[Review] Love and Lies – episode 1

Lies are forbidden. Love is even more forbidden. The time is in the not-so-distant future. In Japan, your marriage partner is selected by the government when you turn 16. Yukari Nejima is a 15-year-old boy who lives in a corner of Japan and has never made much of himself. In grades as well as sports, he ranks below the middle of the pack. However, he conceals a passionate love in his heart.

Source: Anime News Network

In an alternate-history version of Japan, the effort to combat declining birth rates (a very real concern there, as you may know) leads to a government-enforced system of marriage where people are paired up based on various factors (grades, family, etc.) for the primary purpose of procreation. It’s the kind of nightmarish, dystopian premise that’s overflowing with possible avenues for pointed social commentary, and Love and Lies… uses it to tell a milquetoast high school romance?

A girl and boy sit next to each other at school desks, the girl leaning over to whisper something to the boy, the whole frame surrounded by typical shojo flowers.
Hey, you have to EARN that explosion of shoujo sparkles and flowers, L&L

It’s difficult for me not to simply write off L&L as squandered potential and leave it at that. There are so many fascinating stories they could have told with this world—stories about forced heterosexuality and gender roles, about queer relationships, about asexual individuals, about marginalized communities or people who can’t or simply don’t want to have children and how they fit into a society that’s functionally built on eugenics. Instead, we get Yet Another Romeo & Juliet.

It’s by far the least ambitious direction they could have taken the story, so it’s hard to feel anything but disappointment right from the get-go. And that’s to say nothing of the unique, cringe-inducing tone-deafness of a work of fiction built on “isn’t it so sad that these straight people can’t marry the ones they love?” taking place in a country where real-life queer couples can’t get legally married in the vast majority of provinces.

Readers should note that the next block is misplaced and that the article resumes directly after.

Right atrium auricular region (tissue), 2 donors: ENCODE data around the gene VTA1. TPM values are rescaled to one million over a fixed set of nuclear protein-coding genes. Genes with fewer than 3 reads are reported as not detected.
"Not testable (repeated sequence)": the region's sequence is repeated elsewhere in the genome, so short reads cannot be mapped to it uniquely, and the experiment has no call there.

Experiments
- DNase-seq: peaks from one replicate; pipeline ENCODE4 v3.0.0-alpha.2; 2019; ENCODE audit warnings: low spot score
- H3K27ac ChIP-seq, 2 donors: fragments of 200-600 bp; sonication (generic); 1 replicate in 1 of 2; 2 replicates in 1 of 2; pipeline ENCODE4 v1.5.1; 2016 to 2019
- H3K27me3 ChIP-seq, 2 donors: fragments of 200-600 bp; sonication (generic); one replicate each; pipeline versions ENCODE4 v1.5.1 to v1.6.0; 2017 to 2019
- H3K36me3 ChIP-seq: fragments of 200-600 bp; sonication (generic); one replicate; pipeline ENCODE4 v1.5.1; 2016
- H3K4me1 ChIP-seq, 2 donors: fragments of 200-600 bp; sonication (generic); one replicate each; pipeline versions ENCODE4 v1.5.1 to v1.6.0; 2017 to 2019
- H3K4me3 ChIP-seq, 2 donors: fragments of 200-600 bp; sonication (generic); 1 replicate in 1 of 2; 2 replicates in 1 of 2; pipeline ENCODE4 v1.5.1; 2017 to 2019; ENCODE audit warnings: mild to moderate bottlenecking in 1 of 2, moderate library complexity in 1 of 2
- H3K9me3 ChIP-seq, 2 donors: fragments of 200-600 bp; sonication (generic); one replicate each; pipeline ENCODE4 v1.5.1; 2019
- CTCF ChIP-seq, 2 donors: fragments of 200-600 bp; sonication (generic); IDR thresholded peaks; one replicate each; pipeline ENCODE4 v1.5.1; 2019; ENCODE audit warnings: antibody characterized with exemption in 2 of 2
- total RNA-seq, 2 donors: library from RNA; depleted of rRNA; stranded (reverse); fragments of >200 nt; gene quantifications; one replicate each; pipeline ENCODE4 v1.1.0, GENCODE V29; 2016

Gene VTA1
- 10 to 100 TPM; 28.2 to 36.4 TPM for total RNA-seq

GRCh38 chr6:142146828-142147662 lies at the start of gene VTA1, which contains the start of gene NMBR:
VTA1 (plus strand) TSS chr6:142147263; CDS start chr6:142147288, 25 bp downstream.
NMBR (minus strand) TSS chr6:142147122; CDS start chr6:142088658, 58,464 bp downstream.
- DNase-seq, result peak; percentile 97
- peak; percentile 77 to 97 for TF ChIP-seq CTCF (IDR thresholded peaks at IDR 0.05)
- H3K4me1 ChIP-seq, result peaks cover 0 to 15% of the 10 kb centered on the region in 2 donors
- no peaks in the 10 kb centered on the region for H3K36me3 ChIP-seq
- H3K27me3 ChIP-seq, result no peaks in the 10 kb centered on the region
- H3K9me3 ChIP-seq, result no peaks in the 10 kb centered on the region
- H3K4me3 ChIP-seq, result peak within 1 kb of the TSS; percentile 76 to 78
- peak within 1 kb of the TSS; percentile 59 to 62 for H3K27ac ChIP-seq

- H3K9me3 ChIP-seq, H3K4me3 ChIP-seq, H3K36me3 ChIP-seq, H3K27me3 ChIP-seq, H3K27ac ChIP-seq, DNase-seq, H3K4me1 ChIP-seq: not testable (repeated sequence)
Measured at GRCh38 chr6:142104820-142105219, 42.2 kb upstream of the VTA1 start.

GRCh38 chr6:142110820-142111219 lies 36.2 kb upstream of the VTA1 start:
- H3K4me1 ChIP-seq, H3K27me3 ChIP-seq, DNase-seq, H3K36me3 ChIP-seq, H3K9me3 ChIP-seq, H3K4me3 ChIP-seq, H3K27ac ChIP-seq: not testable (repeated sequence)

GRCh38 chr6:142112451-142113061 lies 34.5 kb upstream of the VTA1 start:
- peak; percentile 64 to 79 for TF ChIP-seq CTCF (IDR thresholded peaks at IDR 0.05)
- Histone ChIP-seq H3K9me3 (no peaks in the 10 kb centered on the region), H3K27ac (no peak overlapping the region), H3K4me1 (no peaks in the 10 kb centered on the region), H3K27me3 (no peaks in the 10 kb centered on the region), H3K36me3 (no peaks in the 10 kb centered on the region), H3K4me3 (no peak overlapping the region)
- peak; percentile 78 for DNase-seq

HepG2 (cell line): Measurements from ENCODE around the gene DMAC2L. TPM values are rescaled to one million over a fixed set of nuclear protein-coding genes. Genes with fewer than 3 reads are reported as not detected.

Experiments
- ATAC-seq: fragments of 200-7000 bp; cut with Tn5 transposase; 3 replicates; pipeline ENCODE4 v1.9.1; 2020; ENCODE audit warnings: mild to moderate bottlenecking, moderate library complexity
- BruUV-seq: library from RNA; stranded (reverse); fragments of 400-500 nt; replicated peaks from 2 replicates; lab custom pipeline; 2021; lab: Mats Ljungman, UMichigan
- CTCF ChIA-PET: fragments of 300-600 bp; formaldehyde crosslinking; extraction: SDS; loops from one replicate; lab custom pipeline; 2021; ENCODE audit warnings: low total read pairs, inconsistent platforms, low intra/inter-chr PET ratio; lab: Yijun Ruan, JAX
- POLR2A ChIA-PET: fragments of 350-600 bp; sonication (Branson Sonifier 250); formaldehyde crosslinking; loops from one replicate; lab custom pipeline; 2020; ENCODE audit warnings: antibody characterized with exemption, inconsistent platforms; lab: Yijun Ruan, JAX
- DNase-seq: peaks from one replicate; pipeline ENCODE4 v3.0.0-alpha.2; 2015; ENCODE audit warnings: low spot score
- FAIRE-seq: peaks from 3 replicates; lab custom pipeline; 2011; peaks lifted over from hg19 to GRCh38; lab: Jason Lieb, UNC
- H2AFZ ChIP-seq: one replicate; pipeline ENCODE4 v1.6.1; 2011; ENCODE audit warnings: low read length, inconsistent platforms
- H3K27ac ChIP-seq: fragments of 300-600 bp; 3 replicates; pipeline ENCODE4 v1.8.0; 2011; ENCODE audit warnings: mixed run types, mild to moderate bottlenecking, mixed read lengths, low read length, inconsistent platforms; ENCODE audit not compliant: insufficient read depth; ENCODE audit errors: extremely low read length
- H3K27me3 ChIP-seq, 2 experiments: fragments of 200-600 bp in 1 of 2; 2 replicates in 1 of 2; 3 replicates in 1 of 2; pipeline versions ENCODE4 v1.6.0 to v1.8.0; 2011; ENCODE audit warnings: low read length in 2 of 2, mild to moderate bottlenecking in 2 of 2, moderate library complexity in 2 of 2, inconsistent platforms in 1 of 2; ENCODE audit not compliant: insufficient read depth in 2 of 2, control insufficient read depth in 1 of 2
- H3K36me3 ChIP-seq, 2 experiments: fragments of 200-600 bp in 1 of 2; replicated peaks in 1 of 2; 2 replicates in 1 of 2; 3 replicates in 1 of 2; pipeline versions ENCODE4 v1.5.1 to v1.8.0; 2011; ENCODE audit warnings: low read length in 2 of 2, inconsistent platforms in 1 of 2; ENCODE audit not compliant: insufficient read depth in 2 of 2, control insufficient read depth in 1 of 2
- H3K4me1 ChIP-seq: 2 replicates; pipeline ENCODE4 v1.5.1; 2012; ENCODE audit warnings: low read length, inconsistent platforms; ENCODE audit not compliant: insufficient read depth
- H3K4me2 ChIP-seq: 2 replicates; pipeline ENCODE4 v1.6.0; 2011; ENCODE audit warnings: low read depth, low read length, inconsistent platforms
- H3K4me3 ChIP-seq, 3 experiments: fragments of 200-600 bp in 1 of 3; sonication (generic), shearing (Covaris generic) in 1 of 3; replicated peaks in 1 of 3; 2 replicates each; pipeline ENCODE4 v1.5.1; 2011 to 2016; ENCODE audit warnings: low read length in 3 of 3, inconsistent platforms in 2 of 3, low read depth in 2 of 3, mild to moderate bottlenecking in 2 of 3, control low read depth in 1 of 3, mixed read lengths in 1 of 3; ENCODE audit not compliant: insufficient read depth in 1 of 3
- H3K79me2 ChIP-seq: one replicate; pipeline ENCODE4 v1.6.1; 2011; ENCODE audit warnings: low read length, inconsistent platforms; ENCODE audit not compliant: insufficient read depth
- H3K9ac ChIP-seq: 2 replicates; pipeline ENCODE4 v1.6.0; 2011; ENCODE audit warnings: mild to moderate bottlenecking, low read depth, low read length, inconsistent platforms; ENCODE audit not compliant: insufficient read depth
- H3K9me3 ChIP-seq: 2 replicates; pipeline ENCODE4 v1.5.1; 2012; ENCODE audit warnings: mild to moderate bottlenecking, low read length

A boy in school uniform stands, looking at the red string of fate tied to his finger. Subtitle: "But there was an ordinary boy who was in love and unhappy with this system."
Yeah, join the party, bub.

Nevertheless, I’m here and so is the show, so I did my best to accept the premise for what it is and see if there was anything of value in it. Unfortunately, the story itself doesn’t have much of a hook, either. Yukari and Misaki’s Passionate, Unwavering Love is built on that one time in elementary school when he loaned her half his eraser and she thanked him for it. Truly, a romance for the ages. (And never mind the eternal question of why they’d bother to have mixed-gender schools in this world in the first place.)

The characters aren’t much better on their own, either. Yukari is a fairly typical “shy boy with a crush,” defined solely by years of pining. Misaki does have glimmers of being genuinely interesting and perhaps a quiet rebel, as she still hasn’t been paired up with a fiancee despite turning 16 a few months ago, pretends like she doesn’t remember Yukari when they’re at school, and takes the lead in initiating a physical relationship with him. But, again, the romance tends to subsume all her other characteristics.

The series does seem refreshingly honest about how horny all these teenagers are, at least. Many of the other boys at Yukari’s school claim they want to marry for “love” but are called out for really wanting sex, and Misaki pretty much immediately starts snogging Yukari once they’ve confessed their feelings for each other. The soft piano music assures me this is supposed to be romantic, but it’s ruined by anime’s weird obsession with gross make-out spit trails, so instead of feeling moved I mostly just wanted to get them both a Kleenex to wipe that shit up.

The couple face each other, having just pulled back from a kiss with a visible spit strand between their mouths
Ew.

Bizarre touches like that icky spit trail and the superficial nature of our main couple’s Deep And Undying Love often leads to L&L feeling more like a parody of passionate star-crossed romances than a proper drama. I don’t think this is its intention, mind you, but it almost works as such. There are also hints of a more intrigue-based story line (Yukari gets a glitching email that pairs him with Misaki right before some random government officials stalk him to a park in the middle of the night and give him the name of his actual fiancee), which may turn this into some kind of Rebellion Against The Man-type story at some point.

Simply put, there are several versions of L&L that exist along various alternate timelines that could be really fascinating, or at the very least hilarious, and if the series decided to pursue those threads in future episodes there could be something of interest here. As of this premiere, though, it’s a thoroughly humdrum “love” story and the very definition of wasted potential. I likely won’t be coming back.

Read the ANN Preview Guide review.

 

Want to see feminist reviews of more anime by more people? Make it possible for us to pay multiple people to review each show by becoming a patron for as little as $1 a month!

  • Rory More

    Independence being taken from you would have been a lot better, yeah